Regarding the way he talks, that is a way of life for him, which is different than what some will use here. They and I answered him according to the very style he uses, which Proverbs mentions and Jesus uses. However, I don't use that as a non-stop habit. And that does relate to goodness.

On top of that, he himself has been a member of a church with doctrine and worship he doesn't even believe, by his own profession.

However, all that being aid, my first paragraph is what this is about, and it was the point I was making to him when I answered him in the comment section. You can't have it both ways. You can't criticize the aesthetics, the beauty, and then leave the goodness alone, because God is one. But He (nor you obviously) could catch that. By the way, you allowed him to get away with what he was doing and didn't step in like you do so many times here for others. We can talk sometime about how that makes you look.

d4v34x said...

He doesn't leave goodness alone. He made it clear where he thought the root of the shorts problem was. At least it seemed clear to me.

I probably look about as well as I behave. Sort of hard to hide that stuff.

Kent Brandenburg said...


Yes, the modesty problem was a subjective problem in their perception. But modesty isn't perceived. He's making it a perception, which is essentially nominalism. It is convenient for him to make modesty a perceived modesty, instead of an objective modesty, but he wants beauty to be objective. I agree with objective beauty, but also objective modesty. Sure, if modesty were a subjective issue, which is what men want it to be, because of their rebellion, I would agree with that. But why would he savage me for wanting objective modesty, and how would that be a problem? He made it a problem. I guess you can't see that, which is curious to me.

You didn't deal with some of the other things I wrote. Am I wrong on those?

And I didn't say he left goodness alone. That wasn't my point. He mocked what I was writing about goodness, which was objective goodness. And that's why I said, you can't have it both ways. I'm guessing you aren't going to agree here, although I don't see why not. You don't give a good reason why not.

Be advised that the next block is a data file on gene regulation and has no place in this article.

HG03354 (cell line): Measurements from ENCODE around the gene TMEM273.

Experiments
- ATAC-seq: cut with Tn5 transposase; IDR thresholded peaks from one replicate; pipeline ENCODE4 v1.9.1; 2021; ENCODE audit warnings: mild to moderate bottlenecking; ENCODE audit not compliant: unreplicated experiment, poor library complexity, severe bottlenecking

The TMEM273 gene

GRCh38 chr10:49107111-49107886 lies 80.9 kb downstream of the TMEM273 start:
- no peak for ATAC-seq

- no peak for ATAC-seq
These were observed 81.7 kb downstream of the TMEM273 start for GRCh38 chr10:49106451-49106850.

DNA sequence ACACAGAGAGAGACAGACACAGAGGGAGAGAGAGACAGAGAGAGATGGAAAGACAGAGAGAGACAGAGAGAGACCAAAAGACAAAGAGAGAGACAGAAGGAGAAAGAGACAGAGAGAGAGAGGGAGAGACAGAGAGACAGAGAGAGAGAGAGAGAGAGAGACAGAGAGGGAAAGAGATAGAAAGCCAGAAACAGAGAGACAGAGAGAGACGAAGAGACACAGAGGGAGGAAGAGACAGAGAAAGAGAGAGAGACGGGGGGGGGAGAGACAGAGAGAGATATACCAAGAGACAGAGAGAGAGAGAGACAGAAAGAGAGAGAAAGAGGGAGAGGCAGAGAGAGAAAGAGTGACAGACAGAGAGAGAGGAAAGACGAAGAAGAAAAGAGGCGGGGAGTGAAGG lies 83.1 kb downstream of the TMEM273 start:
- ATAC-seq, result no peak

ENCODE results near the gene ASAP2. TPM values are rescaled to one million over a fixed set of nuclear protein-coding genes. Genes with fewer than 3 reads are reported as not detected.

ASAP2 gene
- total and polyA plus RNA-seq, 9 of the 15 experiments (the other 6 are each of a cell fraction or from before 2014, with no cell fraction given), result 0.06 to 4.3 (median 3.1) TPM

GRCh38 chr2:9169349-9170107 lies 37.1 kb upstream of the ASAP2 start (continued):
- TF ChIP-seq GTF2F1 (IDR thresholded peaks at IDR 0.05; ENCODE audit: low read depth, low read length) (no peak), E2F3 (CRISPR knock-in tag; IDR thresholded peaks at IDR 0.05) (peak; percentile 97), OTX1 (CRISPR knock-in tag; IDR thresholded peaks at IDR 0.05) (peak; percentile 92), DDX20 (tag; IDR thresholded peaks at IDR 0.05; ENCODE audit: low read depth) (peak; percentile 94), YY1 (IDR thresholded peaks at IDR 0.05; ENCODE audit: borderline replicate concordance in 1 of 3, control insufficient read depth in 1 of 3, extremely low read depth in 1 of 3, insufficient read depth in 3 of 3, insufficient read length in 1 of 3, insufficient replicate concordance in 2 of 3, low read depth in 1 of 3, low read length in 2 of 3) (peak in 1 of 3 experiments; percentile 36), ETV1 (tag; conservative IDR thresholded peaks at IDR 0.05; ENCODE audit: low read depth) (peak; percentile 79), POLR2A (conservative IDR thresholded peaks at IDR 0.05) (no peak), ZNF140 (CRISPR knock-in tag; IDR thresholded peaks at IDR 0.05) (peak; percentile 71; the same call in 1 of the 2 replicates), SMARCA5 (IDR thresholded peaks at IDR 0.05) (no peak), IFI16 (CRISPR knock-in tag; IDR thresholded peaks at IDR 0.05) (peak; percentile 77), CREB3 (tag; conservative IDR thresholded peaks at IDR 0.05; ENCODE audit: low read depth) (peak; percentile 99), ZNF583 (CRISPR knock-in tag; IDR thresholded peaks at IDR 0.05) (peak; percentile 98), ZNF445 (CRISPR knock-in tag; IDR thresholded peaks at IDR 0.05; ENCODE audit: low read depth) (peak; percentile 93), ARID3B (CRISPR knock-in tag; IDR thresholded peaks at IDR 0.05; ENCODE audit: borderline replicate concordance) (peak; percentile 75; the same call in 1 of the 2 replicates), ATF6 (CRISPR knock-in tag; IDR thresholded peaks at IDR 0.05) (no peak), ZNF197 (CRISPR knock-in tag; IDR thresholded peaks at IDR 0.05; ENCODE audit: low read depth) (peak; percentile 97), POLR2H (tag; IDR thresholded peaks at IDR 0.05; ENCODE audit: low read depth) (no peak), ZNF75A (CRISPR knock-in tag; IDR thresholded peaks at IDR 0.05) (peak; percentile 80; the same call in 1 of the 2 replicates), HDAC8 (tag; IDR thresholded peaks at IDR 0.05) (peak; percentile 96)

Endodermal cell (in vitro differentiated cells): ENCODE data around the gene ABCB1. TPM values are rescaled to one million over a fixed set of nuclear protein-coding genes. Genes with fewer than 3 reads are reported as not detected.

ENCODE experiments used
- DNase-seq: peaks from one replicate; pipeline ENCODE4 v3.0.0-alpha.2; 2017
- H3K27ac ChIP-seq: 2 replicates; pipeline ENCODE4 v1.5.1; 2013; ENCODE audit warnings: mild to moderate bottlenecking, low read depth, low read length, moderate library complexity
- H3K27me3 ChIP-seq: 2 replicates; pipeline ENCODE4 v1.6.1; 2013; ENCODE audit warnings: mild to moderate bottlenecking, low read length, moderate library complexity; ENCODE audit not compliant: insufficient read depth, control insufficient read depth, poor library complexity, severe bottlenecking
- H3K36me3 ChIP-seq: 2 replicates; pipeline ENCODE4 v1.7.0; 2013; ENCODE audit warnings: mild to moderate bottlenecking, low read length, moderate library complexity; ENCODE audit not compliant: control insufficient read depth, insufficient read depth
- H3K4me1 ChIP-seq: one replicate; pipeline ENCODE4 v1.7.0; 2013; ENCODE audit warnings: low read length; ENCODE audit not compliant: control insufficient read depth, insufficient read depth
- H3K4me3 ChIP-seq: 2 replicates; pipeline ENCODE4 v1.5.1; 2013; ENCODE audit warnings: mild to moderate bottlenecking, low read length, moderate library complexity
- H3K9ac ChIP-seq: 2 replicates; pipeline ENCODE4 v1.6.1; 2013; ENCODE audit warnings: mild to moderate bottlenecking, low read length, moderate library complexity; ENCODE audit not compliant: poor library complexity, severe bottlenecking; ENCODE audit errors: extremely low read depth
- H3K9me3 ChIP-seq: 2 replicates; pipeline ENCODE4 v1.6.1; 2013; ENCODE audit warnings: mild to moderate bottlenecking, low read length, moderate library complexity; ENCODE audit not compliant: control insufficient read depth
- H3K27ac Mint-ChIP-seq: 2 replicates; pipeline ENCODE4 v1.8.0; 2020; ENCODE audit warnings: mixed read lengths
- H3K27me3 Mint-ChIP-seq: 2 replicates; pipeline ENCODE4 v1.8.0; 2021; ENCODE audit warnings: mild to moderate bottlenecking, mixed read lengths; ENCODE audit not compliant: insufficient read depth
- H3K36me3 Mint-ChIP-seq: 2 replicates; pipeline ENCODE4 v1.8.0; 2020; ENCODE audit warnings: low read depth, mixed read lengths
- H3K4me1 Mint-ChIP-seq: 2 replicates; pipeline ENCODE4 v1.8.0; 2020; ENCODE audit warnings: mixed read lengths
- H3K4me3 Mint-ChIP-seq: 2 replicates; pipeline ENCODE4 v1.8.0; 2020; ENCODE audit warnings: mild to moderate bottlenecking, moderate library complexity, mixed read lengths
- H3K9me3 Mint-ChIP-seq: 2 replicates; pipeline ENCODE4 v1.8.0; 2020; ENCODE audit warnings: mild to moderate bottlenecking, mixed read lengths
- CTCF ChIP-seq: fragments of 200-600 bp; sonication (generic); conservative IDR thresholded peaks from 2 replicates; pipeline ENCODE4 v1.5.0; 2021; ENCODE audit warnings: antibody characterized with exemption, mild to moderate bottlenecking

Dave Barnhart said...

Actually, your series on the ark is quite interesting. However, you do sometimes take a few posts to develop your arguments, and you are just now getting to the interesting (at least for me) part.

Most of your readers (me included) already accept that what God tells us, we should do, though we would sometimes disagree with you in the application. You are just now getting to how we determine what is acceptable to God in worship, starting with the idea of objective beauty. That is where the crux of this argument is, because if we don't know what God wants in worship, it's hard to give it to him.

So I assume you are going to get around to showing why things that are used in worship in many modern churches are unacceptable to God and how we know that. I figure you will generate controversy (and comment) enough once you get to that.

Joshua said...

Just finished up my final foray into that cesspit. Definitely learned some things, including that I agreed with him more than I'd previously realized. Nevertheless:

You've hit the nail on the head in regards to goodness and beauty. I couldn't shake the feeling that I was providing him with meat for his pleasure... which is vicious scoffing - a remarkably ugly trait in a man, yet clearly something honed to a fine art over his 7 years of blogging.

By binning goodness, he's having a great time defending beauty in the ugliest way possible.

The rejection of goodness also goes a long way to explaining Dave's selective defense - I remember thinking, when I first read Norm's blog about 3 years ago, that "If I ever post anything to correct this man, he is going to absolutely rip into me with everything in his considerable sarcastic armoury... better tread carefully here".

I'm a trifle ashamed to admit it, but that threat was quite effective at muffling me for a while, and I let a lot slide by.

By way of encouragement and personal testimony Dave, I can tell you it'll be a wonderfully liberating day for you when you finally pipe up and taste the fury!